Health Care Without Harm applauds CMS waiver for renewable microgrids as hospital emergency backup power

On Friday, the Centers for Medicare & Medicaid Services (CMS) issued a Categorical Waiver for health care microgrid systems allowing health systems to use clean energy microgrid systems to improve patient and community health while supporting the sector’s decarbonization and resilience.

Thanks to this waiver, health care organizations can adopt clean energy microgrid technologies for emergency power generation instead of relying on fossil fuel-powered sources. The waiver removes regulatory obstacles for health systems to procure clean energy – which will help organizations fully leverage Inflation Reduction Act (IRA) funding and programs to assist with decarbonizing their operations. Clean energy microgrid technology benefits our health, our environment, and is more affordable for health systems as demonstrated by a recent Kaiser Permanente case study.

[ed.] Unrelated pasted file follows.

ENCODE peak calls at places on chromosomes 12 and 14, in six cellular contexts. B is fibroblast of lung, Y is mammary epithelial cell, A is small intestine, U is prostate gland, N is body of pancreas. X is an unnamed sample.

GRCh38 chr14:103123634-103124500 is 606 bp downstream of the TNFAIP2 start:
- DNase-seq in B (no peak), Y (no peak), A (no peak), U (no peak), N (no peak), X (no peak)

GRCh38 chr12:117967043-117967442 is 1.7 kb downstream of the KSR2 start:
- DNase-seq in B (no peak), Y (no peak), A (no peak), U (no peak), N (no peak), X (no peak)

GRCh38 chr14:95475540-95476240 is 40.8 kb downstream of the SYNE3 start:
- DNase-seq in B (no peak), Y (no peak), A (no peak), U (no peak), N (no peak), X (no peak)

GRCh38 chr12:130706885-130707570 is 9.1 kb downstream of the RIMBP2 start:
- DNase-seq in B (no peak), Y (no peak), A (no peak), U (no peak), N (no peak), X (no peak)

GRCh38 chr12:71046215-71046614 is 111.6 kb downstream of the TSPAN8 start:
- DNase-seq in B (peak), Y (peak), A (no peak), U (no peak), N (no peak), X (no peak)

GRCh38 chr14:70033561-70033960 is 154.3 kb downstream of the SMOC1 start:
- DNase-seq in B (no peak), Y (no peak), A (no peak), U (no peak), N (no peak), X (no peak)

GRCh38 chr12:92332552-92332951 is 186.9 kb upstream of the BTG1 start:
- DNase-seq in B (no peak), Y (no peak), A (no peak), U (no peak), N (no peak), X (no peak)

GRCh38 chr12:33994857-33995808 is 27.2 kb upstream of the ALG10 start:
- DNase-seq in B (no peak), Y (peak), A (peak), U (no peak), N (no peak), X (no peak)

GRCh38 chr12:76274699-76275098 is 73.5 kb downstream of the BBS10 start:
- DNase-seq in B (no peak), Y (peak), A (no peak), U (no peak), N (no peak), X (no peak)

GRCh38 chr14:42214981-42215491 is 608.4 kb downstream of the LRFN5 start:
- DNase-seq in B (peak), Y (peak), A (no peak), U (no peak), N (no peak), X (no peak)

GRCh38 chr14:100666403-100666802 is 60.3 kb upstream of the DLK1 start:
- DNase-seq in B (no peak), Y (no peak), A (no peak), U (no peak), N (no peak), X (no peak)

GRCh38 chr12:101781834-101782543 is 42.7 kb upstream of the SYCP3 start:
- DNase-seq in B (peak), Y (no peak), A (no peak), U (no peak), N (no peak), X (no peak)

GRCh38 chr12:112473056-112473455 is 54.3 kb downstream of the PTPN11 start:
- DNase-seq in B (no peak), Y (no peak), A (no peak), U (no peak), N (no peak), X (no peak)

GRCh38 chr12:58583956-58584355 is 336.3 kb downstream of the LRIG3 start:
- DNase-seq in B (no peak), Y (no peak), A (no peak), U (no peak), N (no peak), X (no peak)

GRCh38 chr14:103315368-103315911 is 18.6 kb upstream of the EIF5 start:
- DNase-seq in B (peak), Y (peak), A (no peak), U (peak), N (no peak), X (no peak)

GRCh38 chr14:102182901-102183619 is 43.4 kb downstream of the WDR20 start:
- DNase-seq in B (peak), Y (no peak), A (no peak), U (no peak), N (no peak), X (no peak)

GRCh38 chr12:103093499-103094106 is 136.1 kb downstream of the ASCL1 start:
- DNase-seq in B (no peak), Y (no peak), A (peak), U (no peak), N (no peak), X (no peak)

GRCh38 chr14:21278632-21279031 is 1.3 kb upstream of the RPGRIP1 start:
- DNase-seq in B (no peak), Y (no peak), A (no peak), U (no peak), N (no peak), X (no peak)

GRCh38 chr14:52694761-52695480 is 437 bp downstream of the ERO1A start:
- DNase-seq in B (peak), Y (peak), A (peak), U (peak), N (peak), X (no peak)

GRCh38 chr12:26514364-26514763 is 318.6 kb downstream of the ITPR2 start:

Before the announcement of this waiver, Health Care Without Harm’s U.S. Health Care Climate Council sent a letter to the U.S. Department of Health and Human Services expressing concern that IRA incentives were inaccessible to hospitals and health systems under the CMS Conditions of Participation.

Statement from Emily Mediate, Health Care Without Harm Climate and Health Program Director:

“The waiver is a win for the climate and the health of our communities. We applaud CMS for removing this regulatory barrier and helping the health care sector move closer to decarbonizing its operations. This positions the sector to lead in promoting equitable, healthy climate solutions while reducing local air pollution that harms public health. With the health care sector responsible for 8.5% of U.S. greenhouse gas emissions, transitioning its operations to clean energy is essential.

Health care is at the forefront of the climate crisis, bearing both the financial costs and human health burden from climate impacts. We must act quickly to prevent climate change from undoing the public health achievements of the twentieth century and disrupting health care operations across the country.”